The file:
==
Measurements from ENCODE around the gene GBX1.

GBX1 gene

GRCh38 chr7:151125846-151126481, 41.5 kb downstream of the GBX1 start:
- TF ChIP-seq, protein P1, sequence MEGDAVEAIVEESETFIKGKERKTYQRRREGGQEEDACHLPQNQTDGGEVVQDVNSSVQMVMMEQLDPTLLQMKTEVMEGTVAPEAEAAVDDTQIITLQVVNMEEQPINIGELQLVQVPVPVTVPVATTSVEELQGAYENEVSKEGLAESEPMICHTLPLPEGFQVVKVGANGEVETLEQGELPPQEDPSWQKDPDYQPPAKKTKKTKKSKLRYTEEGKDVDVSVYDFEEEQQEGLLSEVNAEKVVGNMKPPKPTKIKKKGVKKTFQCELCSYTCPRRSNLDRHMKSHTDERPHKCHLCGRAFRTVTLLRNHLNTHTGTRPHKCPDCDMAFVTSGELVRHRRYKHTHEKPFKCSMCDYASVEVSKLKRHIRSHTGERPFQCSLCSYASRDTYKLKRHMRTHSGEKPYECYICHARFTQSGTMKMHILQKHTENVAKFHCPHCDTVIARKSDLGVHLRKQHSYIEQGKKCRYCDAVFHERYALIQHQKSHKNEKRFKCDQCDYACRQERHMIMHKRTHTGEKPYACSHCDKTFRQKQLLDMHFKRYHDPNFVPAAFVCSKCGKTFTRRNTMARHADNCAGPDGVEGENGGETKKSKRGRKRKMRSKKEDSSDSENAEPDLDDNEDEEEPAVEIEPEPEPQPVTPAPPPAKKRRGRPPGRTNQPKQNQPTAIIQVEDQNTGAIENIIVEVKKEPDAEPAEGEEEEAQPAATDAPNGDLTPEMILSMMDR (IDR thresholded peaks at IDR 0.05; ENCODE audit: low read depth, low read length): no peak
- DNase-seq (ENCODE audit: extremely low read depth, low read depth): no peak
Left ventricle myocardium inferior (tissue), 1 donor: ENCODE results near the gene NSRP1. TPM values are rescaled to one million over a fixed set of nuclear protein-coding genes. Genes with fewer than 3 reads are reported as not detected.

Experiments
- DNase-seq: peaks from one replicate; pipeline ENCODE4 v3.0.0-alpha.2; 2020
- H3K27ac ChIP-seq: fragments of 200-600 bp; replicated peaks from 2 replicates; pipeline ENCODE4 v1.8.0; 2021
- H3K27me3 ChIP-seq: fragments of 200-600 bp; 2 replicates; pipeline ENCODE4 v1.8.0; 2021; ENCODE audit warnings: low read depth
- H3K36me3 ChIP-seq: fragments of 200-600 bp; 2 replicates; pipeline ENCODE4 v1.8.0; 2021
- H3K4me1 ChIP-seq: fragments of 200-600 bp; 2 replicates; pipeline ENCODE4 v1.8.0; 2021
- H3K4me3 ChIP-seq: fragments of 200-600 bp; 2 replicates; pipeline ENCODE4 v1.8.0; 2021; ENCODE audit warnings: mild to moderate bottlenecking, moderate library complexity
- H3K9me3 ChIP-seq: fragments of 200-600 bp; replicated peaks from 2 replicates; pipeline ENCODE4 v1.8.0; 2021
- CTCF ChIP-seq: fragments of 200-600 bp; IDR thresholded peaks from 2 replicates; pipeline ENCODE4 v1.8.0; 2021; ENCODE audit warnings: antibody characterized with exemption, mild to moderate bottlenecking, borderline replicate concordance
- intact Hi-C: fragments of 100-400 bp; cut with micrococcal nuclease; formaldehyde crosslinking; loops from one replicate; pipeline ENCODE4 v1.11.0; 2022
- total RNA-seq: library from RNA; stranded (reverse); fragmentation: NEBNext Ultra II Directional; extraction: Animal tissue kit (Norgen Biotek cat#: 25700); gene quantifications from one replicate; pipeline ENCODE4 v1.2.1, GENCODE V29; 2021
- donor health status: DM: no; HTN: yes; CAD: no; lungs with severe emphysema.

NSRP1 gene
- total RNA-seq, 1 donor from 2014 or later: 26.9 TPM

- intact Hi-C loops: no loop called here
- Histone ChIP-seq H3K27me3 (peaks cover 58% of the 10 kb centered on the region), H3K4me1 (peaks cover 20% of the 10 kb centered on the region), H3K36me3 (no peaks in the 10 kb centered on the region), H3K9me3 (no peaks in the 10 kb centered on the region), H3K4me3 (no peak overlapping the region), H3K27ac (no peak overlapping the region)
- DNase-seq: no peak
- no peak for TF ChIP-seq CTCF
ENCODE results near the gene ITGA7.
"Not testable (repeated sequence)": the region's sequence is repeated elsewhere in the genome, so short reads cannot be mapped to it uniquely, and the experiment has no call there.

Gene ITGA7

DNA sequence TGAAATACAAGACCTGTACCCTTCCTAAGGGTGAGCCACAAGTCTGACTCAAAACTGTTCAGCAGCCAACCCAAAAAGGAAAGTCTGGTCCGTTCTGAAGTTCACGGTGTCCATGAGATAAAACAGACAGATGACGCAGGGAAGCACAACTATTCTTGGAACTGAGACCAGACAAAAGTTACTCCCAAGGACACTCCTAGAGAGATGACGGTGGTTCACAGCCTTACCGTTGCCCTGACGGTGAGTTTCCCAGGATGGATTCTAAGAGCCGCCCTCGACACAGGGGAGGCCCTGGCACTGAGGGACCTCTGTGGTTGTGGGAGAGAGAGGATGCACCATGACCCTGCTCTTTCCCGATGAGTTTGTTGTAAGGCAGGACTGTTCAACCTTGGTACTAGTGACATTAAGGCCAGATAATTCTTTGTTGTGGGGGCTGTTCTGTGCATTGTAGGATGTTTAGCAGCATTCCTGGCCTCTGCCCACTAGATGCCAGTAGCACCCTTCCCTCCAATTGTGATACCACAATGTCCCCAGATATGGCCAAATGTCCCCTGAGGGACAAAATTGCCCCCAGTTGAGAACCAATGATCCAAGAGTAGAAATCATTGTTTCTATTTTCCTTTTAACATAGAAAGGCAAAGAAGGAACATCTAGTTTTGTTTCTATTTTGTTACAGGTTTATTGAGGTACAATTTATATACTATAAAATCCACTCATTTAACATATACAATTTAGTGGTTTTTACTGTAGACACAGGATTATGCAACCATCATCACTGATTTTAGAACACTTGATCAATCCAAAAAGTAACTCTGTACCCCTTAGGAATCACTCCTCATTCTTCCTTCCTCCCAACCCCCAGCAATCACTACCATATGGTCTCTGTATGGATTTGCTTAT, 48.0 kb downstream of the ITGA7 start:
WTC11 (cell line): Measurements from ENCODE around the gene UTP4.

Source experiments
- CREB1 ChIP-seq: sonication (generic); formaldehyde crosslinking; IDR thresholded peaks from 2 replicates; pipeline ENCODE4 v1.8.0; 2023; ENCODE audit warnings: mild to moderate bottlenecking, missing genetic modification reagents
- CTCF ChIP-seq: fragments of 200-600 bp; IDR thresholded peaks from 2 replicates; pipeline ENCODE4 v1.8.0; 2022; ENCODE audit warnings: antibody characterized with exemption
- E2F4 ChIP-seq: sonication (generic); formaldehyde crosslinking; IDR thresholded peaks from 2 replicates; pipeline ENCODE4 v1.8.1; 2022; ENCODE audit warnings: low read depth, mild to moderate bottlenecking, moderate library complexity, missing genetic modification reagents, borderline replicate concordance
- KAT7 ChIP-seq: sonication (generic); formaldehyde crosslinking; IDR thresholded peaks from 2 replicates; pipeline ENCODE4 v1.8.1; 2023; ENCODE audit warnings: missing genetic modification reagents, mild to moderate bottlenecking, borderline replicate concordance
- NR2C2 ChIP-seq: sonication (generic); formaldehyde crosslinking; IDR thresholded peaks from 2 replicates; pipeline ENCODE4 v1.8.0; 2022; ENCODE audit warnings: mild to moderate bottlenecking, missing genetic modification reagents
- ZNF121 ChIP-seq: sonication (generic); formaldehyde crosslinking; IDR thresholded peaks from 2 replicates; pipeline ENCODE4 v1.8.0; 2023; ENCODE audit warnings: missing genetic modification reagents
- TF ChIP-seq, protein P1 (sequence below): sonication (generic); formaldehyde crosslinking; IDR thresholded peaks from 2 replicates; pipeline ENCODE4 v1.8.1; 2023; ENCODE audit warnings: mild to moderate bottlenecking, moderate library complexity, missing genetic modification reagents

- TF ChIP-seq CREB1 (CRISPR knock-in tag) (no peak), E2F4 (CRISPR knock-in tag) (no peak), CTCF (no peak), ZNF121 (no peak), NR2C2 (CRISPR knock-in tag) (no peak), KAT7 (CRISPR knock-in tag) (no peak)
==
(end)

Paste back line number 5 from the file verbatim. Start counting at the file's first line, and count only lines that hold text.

- DNase-seq (ENCODE audit: extremely low read depth, low read depth): no peak